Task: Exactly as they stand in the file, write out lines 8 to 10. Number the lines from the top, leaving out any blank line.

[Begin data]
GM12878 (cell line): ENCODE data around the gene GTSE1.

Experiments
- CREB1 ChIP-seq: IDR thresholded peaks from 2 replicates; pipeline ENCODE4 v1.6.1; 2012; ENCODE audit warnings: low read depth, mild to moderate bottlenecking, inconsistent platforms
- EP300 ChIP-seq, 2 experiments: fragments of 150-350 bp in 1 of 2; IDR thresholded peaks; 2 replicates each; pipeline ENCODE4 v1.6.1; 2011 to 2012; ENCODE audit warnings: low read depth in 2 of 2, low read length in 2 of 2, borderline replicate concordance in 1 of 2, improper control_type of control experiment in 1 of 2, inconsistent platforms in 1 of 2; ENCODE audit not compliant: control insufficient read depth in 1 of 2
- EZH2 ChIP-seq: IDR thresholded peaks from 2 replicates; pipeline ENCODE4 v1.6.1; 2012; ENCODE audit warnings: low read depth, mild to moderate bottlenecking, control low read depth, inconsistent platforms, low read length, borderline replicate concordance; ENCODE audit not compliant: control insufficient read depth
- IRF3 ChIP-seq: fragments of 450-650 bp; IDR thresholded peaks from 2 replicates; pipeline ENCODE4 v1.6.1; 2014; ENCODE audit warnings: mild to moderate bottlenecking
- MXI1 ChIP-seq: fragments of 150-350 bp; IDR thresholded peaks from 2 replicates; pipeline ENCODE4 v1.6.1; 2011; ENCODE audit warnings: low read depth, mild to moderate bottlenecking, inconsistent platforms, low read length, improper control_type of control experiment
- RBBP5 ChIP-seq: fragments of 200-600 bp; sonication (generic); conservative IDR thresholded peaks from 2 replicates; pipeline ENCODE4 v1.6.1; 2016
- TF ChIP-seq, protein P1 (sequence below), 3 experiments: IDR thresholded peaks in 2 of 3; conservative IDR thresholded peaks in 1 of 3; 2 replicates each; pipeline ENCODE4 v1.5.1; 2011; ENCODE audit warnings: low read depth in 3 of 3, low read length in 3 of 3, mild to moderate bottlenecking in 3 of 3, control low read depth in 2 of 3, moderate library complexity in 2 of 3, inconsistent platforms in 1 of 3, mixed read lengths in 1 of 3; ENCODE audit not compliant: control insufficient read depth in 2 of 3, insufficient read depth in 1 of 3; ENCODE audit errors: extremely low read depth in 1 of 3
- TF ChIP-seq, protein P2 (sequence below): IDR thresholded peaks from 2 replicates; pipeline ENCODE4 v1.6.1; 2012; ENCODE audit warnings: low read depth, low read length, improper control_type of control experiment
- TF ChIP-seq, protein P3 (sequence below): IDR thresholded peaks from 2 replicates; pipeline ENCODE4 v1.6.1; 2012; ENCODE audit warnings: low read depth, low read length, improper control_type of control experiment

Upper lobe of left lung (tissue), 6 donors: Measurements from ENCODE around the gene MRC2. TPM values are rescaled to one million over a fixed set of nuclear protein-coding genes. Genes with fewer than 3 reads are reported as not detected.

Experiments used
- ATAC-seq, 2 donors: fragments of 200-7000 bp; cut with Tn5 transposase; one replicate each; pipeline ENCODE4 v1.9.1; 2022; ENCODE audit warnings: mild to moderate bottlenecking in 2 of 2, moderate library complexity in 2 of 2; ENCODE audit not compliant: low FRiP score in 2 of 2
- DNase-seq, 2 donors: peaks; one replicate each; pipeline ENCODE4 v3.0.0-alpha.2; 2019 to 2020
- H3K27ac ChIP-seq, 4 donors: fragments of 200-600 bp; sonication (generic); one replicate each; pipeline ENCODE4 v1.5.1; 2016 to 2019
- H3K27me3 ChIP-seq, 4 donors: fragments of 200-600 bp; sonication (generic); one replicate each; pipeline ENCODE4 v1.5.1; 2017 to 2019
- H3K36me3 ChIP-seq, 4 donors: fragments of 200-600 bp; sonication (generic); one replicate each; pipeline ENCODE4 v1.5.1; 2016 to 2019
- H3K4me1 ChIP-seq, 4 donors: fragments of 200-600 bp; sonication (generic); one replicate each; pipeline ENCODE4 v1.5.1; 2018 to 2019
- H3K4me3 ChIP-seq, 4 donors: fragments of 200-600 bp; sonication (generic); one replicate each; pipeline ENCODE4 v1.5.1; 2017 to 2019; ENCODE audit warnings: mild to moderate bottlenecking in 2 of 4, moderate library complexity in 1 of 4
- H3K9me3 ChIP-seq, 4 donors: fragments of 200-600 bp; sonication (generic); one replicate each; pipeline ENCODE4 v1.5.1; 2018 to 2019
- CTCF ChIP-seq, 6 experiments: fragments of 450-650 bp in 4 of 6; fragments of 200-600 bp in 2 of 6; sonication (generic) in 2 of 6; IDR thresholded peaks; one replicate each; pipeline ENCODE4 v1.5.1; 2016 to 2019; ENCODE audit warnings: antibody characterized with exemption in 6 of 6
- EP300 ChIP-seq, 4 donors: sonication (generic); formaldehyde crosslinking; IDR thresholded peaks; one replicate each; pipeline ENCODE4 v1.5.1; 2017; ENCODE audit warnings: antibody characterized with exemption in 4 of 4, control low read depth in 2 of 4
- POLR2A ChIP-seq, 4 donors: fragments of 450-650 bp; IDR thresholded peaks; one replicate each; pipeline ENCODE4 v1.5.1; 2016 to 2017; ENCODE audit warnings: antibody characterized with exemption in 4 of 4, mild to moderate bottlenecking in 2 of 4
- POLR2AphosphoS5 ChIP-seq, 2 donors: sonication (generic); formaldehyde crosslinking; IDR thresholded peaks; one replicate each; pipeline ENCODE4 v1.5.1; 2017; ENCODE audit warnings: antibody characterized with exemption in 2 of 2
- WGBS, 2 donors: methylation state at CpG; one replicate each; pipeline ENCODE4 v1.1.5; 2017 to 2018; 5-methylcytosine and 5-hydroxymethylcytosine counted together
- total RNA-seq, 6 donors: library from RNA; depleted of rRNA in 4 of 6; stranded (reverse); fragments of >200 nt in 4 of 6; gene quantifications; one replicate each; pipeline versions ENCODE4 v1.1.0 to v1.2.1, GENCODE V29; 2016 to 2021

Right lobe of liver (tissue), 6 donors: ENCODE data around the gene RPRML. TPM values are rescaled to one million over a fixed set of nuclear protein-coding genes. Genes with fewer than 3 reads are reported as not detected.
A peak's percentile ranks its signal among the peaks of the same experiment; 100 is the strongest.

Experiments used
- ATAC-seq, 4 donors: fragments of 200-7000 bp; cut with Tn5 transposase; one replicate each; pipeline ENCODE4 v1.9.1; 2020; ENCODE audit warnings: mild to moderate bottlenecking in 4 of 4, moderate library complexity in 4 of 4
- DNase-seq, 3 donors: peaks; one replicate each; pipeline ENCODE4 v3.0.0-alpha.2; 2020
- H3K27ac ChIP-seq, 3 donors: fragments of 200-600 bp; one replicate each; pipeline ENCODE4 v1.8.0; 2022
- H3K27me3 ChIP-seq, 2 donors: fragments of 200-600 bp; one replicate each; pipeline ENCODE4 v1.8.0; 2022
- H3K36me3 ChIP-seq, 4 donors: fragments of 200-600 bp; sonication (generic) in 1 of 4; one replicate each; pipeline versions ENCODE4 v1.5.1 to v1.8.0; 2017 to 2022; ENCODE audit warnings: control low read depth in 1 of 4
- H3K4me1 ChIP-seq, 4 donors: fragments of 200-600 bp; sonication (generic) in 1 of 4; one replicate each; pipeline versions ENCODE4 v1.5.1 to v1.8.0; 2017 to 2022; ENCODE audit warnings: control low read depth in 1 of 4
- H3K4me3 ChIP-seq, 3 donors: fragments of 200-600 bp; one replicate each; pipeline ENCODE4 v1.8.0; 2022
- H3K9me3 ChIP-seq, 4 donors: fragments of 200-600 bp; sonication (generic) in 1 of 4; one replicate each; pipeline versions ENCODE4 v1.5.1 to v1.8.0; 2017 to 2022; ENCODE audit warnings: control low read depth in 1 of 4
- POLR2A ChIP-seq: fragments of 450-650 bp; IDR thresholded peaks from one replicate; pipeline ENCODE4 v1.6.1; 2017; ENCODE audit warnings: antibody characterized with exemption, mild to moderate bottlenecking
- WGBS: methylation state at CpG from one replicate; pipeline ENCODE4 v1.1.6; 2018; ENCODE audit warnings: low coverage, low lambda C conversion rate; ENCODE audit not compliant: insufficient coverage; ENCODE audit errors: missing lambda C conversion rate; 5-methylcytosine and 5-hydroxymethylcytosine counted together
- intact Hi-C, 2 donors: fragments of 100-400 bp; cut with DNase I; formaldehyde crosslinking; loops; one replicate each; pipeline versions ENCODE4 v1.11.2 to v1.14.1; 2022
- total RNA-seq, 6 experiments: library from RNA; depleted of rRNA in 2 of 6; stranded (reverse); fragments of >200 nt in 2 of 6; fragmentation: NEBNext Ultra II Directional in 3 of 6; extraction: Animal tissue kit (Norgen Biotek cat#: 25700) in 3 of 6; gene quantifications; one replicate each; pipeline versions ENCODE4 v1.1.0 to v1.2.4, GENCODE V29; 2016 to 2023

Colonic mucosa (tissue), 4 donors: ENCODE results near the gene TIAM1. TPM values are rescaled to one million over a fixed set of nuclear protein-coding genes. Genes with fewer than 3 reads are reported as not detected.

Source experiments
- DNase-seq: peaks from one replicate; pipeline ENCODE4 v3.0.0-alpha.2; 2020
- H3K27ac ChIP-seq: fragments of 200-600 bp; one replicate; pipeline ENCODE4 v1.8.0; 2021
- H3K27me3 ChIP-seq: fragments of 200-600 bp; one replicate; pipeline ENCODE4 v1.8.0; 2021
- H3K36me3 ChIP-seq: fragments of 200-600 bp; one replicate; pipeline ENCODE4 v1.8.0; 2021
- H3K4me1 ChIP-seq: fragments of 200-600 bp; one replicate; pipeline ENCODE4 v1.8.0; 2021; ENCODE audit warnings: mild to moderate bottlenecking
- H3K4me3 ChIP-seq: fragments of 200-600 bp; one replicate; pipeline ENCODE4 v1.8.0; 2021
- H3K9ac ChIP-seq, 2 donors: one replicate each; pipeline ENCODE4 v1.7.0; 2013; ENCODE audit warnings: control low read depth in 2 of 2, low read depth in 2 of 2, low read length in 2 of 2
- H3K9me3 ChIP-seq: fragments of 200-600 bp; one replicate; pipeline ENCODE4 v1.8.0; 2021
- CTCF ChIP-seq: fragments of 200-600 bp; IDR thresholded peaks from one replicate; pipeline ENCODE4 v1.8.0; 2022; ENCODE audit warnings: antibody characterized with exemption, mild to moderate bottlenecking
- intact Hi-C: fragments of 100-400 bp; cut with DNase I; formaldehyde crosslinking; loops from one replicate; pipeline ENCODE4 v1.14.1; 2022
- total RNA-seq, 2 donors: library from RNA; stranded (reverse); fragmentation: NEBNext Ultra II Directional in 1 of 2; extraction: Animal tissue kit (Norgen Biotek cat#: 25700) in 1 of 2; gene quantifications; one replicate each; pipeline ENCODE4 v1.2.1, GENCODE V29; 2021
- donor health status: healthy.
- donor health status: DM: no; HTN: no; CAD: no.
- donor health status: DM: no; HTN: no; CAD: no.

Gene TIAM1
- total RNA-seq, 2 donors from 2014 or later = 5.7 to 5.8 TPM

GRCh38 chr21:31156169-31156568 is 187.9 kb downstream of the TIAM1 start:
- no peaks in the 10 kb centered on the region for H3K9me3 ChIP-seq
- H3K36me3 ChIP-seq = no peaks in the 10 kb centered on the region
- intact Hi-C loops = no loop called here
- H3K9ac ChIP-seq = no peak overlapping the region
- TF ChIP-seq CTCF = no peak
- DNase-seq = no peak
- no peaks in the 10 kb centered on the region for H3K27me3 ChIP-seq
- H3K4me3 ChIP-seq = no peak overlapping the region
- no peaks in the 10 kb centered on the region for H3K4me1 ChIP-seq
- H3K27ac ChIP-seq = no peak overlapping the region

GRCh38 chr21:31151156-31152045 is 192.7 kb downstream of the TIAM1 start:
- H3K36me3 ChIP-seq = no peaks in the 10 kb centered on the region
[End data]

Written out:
- RBBP5 ChIP-seq: fragments of 200-600 bp; sonication (generic); conservative IDR thresholded peaks from 2 replicates; pipeline ENCODE4 v1.6.1; 2016
- TF ChIP-seq, protein P1 (sequence below), 3 experiments: IDR thresholded peaks in 2 of 3; conservative IDR thresholded peaks in 1 of 3; 2 replicates each; pipeline ENCODE4 v1.5.1; 2011; ENCODE audit warnings: low read depth in 3 of 3, low read length in 3 of 3, mild to moderate bottlenecking in 3 of 3, control low read depth in 2 of 3, moderate library complexity in 2 of 3, inconsistent platforms in 1 of 3, mixed read lengths in 1 of 3; ENCODE audit not compliant: control insufficient read depth in 2 of 3, insufficient read depth in 1 of 3; ENCODE audit errors: extremely low read depth in 1 of 3
- TF ChIP-seq, protein P2 (sequence below): IDR thresholded peaks from 2 replicates; pipeline ENCODE4 v1.6.1; 2012; ENCODE audit warnings: low read depth, low read length, improper control_type of control experiment